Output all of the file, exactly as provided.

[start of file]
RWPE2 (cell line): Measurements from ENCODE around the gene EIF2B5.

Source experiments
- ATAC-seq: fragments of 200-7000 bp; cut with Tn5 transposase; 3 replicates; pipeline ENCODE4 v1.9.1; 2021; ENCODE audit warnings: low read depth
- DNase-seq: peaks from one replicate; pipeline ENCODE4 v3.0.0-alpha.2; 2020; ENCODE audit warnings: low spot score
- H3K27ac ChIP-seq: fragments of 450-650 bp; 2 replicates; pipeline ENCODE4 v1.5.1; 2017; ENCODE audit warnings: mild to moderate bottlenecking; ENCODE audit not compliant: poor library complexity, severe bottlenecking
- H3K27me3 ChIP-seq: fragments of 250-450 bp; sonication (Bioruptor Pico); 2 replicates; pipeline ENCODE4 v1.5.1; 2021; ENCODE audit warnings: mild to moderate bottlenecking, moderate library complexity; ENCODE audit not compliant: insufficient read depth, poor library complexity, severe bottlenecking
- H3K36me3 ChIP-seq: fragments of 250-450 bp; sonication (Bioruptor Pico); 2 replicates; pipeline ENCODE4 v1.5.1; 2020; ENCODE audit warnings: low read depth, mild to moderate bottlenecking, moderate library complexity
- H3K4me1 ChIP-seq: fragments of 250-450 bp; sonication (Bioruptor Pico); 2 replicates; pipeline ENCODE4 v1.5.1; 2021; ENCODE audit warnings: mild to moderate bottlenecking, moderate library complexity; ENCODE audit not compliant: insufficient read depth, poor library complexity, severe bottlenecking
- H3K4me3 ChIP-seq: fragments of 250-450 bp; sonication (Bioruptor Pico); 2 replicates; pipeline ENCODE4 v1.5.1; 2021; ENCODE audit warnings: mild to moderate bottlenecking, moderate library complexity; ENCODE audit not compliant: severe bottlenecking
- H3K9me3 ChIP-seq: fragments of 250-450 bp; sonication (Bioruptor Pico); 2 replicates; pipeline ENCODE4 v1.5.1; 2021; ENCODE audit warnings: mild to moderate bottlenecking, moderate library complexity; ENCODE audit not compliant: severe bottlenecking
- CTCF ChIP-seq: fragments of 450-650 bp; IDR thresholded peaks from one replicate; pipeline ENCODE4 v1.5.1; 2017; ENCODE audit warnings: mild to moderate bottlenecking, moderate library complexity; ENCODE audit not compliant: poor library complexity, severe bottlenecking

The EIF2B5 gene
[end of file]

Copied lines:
RWPE2 (cell line): Measurements from ENCODE around the gene EIF2B5.

Source experiments
- ATAC-seq: fragments of 200-7000 bp; cut with Tn5 transposase; 3 replicates; pipeline ENCODE4 v1.9.1; 2021; ENCODE audit warnings: low read depth
- DNase-seq: peaks from one replicate; pipeline ENCODE4 v3.0.0-alpha.2; 2020; ENCODE audit warnings: low spot score
- H3K27ac ChIP-seq: fragments of 450-650 bp; 2 replicates; pipeline ENCODE4 v1.5.1; 2017; ENCODE audit warnings: mild to moderate bottlenecking; ENCODE audit not compliant: poor library complexity, severe bottlenecking
- H3K27me3 ChIP-seq: fragments of 250-450 bp; sonication (Bioruptor Pico); 2 replicates; pipeline ENCODE4 v1.5.1; 2021; ENCODE audit warnings: mild to moderate bottlenecking, moderate library complexity; ENCODE audit not compliant: insufficient read depth, poor library complexity, severe bottlenecking
- H3K36me3 ChIP-seq: fragments of 250-450 bp; sonication (Bioruptor Pico); 2 replicates; pipeline ENCODE4 v1.5.1; 2020; ENCODE audit warnings: low read depth, mild to moderate bottlenecking, moderate library complexity
- H3K4me1 ChIP-seq: fragments of 250-450 bp; sonication (Bioruptor Pico); 2 replicates; pipeline ENCODE4 v1.5.1; 2021; ENCODE audit warnings: mild to moderate bottlenecking, moderate library complexity; ENCODE audit not compliant: insufficient read depth, poor library complexity, severe bottlenecking
- H3K4me3 ChIP-seq: fragments of 250-450 bp; sonication (Bioruptor Pico); 2 replicates; pipeline ENCODE4 v1.5.1; 2021; ENCODE audit warnings: mild to moderate bottlenecking, moderate library complexity; ENCODE audit not compliant: severe bottlenecking
- H3K9me3 ChIP-seq: fragments of 250-450 bp; sonication (Bioruptor Pico); 2 replicates; pipeline ENCODE4 v1.5.1; 2021; ENCODE audit warnings: mild to moderate bottlenecking, moderate library complexity; ENCODE audit not compliant: severe bottlenecking
- CTCF ChIP-seq: fragments of 450-650 bp; IDR thresholded peaks from one replicate; pipeline ENCODE4 v1.5.1; 2017; ENCODE audit warnings: mild to moderate bottlenecking, moderate library complexity; ENCODE audit not compliant: poor library complexity, severe bottlenecking

The EIF2B5 gene